Job satisfaction of hospital dietitians in the United States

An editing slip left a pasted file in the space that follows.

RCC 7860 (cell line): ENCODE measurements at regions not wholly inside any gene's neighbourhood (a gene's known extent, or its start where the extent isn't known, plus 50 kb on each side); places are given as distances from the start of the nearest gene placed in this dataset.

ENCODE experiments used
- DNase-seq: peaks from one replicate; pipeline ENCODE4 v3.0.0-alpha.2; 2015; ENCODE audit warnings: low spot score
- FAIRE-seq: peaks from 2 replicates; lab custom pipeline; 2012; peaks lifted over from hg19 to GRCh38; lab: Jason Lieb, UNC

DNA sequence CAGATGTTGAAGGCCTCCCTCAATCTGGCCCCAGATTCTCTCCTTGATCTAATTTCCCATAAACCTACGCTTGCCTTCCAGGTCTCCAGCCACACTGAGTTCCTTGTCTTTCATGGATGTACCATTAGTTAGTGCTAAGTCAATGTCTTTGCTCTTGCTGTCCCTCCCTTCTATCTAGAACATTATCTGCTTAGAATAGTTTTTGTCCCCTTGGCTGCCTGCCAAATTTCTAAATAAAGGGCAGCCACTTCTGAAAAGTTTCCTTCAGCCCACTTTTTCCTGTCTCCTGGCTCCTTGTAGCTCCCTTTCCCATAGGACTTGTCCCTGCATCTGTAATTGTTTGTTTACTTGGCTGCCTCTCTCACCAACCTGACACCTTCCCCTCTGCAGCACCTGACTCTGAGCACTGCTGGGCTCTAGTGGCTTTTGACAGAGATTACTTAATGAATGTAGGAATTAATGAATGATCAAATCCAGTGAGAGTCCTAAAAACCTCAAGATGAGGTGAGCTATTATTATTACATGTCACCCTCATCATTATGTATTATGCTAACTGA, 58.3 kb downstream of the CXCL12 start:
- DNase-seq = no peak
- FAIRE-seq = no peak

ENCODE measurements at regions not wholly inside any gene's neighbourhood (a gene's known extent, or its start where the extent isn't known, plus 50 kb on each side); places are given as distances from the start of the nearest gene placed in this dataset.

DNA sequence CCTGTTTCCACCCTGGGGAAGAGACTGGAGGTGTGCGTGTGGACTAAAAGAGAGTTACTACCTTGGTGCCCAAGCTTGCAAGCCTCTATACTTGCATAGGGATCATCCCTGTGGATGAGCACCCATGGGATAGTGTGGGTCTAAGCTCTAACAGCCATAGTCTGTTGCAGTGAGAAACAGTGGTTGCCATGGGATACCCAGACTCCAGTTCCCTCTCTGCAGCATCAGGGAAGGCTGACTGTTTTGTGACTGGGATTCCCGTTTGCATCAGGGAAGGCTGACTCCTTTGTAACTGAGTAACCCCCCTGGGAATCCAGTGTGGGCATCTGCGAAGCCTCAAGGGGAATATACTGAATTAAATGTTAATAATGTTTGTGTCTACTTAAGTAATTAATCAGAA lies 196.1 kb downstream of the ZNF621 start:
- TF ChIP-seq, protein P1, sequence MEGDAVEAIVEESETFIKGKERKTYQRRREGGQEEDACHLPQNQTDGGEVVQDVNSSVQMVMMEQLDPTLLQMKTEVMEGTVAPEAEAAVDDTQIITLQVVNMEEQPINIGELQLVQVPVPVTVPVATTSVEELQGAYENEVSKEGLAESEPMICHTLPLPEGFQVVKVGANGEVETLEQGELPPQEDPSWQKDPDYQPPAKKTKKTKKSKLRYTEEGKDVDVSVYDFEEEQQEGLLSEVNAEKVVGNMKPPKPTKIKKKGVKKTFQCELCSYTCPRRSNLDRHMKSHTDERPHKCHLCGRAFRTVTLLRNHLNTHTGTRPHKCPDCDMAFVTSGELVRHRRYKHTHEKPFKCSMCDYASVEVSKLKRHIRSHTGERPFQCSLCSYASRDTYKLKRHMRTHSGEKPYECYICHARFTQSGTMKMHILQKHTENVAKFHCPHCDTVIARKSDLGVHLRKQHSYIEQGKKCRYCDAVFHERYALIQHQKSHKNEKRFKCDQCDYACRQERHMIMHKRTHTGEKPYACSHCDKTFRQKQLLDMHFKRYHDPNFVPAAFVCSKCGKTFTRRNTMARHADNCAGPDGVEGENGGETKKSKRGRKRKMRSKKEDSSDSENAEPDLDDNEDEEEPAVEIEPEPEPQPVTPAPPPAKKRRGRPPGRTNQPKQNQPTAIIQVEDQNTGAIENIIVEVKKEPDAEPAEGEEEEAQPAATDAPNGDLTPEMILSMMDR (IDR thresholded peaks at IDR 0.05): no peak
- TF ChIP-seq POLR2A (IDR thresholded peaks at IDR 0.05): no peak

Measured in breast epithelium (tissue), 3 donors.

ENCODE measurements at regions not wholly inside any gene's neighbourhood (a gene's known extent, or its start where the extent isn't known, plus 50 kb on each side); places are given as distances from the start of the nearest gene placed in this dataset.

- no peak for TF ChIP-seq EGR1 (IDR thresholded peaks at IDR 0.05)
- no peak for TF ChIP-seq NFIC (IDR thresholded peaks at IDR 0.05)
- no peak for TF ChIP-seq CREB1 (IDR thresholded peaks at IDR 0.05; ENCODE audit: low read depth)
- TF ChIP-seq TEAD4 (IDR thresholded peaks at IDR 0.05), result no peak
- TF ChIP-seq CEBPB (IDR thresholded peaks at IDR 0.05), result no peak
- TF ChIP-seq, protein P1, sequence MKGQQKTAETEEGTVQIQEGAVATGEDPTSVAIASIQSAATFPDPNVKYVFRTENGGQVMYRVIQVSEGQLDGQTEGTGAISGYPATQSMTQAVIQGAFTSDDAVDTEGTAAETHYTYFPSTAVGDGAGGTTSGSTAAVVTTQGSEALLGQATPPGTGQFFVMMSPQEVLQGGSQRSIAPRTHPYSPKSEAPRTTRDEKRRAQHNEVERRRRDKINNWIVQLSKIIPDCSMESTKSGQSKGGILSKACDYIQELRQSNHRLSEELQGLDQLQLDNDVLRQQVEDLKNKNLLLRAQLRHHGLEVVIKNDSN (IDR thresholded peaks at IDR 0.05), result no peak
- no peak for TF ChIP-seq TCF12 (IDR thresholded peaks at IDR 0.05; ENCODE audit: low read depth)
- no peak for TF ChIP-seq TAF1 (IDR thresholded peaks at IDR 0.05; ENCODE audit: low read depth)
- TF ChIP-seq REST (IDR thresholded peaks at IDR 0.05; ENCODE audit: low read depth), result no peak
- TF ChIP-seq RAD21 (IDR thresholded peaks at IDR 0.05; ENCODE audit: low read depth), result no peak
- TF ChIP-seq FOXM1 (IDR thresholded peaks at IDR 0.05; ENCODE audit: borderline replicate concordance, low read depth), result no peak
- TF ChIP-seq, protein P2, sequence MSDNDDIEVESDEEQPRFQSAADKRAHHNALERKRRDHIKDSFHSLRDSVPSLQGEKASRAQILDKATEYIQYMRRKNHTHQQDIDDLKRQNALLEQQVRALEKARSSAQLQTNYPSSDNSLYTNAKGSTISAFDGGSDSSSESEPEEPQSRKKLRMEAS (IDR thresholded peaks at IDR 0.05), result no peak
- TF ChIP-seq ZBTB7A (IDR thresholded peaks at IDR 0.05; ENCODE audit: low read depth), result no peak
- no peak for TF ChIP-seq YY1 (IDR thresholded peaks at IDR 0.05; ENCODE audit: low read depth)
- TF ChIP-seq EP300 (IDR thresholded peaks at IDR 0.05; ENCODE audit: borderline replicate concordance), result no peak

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This thesis assessed the level of job satisfaction of hospital dietitians across the United States. Job satisfaction of professional employees is important to administrators not only because of the intrinsic desirability of having satisfied employees but also due to job satisfaction?s role in goal commitment. There have been significant relationships found between high job satisfaction and reduced absenteeism, decreased turnover, lower stress levels, and fewer work-related accidents. Historically, dietitians have expressed a high overall job satisfaction but dissatisfaction with their pay and opportunities for promotion in their positions. This study used the Job Descriptive Index (JDI) to determine the dietitians? level of facet satisfaction and the Job in General (JIG) scale to assess overall job satisfaction. Hospital dietitians were selected to comprise the sample since hospitals are by far the largest employer of dietitians in the United States. The JDI and JIG scale along with a demographic survey were mailed to the nationwide random sample to assess the level of job satisfaction and characteristics of the dietitians and employing hospitals. Job satisfaction of 234 (46.8% response) dietitians was studied in relation to age, level of education, years in present position, years in profession, employment status, title, number of employees supervised, type of employing hospital, average census, and salary. Facet satisfaction scores were also compared to dietitians studied in the Agriesti-Johnson and Broski (1982) research. Dietitians in the study were moderately satisfied with their jobs overall. They exhibited satisfaction with all job facets except for promotion, which was consistent with previous research. No significant differences were found between demographic characteristics and overall job satisfaction. Significant differences were found between job facet satisfaction and varying demographic groups of dietitians. The dietitians in the current study were significantly more satisfied with the work itself, supervision, coworkers, and pay and significantly more dissatisfied with opportunities for promotion than dietitians studied by Agriesti-Johnson and Broski. Promotion is shown to be a consistent source of dissatisfaction for dietitians since the first study of the satisfaction of dietitians 30 years ago. Managers, administrators, and the American Dietetic Association are encouraged to explore ways to increase promotion opportunities and ultimately increase dietitians? satisfaction with promotion.